According to a study conducted by Deborah Barnes, PhD, a mental health researcher at the San Francisco VA Medical Center, more than half of all Alzheimer's cases could be prevented through lifestyle changes or light treatment.
Analyzing thousands of cases worldwide, she concluded that the biggest impacting factors on Alzheimer that can be modified are, in descending order, low education, smoking, physical inactivity, depression, mid-life hypertension, diabetes and mid-life obesity. In the United States for example the biggest modifiable factors are physical inactivity, depression, smoking, mid-life hypertension, mid-life obesity, low education and diabetes. Together, these factors are associated with 51 percent of Alzheimer's cases worldwide (17.2 million cases) and up to 54 percent of Alzheimer's cases in the United States (2.9 million cases), according to Barnes.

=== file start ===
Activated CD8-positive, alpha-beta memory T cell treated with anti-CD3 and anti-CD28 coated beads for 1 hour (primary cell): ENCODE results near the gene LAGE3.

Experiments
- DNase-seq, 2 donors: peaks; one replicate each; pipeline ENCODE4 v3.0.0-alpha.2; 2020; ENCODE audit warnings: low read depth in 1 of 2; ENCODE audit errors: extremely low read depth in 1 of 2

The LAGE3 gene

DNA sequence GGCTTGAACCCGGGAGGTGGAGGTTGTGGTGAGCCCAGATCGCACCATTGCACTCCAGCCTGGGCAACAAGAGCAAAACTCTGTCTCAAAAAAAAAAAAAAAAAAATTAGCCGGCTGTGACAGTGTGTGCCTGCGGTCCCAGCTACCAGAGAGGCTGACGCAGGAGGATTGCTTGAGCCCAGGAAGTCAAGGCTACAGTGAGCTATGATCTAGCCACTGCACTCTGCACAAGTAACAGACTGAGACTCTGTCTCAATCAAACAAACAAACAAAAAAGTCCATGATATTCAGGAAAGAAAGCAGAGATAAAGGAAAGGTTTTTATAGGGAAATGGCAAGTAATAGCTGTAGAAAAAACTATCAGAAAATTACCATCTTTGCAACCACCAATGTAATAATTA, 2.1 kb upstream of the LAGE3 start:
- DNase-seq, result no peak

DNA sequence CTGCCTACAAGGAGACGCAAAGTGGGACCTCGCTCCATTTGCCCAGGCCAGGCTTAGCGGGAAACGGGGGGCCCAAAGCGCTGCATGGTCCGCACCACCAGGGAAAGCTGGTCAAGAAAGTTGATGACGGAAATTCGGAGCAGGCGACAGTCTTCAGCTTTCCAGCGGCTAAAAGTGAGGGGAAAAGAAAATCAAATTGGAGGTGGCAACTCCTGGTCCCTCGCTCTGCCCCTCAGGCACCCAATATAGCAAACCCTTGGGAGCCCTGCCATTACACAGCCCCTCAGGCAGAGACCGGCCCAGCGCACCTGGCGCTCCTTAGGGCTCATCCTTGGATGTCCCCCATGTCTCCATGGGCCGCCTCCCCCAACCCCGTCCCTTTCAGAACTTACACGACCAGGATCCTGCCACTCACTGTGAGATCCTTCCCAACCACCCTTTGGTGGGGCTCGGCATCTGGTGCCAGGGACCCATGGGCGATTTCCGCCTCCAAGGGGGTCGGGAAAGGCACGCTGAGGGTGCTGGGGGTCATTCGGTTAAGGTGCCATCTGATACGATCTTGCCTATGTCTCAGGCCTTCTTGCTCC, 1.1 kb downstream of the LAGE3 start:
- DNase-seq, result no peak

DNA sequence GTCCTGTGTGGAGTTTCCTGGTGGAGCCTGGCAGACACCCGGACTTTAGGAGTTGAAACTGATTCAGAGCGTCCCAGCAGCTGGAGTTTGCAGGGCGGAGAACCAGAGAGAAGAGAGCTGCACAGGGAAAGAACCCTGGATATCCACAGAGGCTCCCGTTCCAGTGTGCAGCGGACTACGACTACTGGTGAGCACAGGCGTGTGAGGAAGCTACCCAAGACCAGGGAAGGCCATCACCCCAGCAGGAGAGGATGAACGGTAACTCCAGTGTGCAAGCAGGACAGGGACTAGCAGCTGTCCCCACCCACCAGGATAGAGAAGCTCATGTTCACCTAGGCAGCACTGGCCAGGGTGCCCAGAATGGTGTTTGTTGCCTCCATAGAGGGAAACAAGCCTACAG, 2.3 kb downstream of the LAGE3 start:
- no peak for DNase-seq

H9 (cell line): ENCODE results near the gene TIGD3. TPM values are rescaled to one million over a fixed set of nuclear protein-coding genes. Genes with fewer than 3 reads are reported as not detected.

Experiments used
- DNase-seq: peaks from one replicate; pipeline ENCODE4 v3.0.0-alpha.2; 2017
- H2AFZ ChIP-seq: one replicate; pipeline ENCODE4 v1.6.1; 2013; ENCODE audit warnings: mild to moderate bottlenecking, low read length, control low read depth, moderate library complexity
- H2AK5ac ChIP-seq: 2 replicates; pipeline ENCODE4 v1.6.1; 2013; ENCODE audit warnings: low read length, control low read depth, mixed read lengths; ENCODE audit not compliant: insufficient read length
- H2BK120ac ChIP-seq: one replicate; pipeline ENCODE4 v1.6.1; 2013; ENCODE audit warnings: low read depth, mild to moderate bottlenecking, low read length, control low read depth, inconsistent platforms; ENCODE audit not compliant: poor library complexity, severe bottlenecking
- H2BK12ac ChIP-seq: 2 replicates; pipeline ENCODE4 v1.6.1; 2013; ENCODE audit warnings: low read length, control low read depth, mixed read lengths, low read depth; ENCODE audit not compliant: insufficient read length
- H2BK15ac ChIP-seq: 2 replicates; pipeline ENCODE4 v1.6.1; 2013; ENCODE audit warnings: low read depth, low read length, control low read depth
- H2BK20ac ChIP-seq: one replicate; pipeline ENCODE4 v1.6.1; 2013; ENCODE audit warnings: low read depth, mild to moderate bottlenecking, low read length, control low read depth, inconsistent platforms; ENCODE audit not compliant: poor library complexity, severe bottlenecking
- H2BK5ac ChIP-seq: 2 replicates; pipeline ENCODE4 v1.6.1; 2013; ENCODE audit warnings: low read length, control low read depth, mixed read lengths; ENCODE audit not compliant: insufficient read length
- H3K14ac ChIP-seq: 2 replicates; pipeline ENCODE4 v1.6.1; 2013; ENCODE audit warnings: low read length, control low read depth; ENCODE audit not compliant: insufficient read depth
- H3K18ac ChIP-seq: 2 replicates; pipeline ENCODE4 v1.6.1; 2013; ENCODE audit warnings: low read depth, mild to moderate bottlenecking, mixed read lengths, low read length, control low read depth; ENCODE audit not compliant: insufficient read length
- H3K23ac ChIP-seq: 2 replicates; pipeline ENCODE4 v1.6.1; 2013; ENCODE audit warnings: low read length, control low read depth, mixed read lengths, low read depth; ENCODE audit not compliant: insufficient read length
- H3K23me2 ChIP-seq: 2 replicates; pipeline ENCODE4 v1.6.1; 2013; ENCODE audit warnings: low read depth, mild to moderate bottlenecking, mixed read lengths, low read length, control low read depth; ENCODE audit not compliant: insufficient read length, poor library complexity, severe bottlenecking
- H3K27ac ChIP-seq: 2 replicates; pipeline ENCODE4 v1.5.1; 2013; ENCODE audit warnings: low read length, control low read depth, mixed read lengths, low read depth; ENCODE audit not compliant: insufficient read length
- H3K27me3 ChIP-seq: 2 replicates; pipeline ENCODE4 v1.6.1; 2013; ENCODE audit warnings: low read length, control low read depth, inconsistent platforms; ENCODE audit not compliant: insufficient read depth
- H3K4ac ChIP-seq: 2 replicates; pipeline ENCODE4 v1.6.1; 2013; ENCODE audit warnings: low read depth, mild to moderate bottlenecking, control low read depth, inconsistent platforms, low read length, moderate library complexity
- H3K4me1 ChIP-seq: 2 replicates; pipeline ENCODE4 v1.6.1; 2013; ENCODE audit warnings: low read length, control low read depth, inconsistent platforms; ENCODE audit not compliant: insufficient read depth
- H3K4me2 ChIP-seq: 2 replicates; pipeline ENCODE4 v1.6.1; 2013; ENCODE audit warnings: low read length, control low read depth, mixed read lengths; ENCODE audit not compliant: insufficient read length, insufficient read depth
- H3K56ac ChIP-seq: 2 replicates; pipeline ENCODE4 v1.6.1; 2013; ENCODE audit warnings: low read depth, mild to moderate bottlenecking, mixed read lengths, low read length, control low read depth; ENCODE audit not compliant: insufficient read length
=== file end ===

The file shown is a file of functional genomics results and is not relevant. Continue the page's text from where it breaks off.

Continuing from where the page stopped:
"What's exciting is that this suggests that some very simple lifestyle changes, such as increasing physical activity and quitting smoking, could have a tremendous impact on preventing Alzheimer's and other dementias in the United States and worldwide," said Barnes, who is also an associate professor of psychiatry at the University of California, San Francisco.
However, it has to be said that the conclusions are drawn based on the idea that there is a causal association between each risk factor and Alzheimer's disease.
"We are assuming that when you change the risk factor, then you change the risk," Barnes said. "What we need to do now is figure out whether that assumption is correct."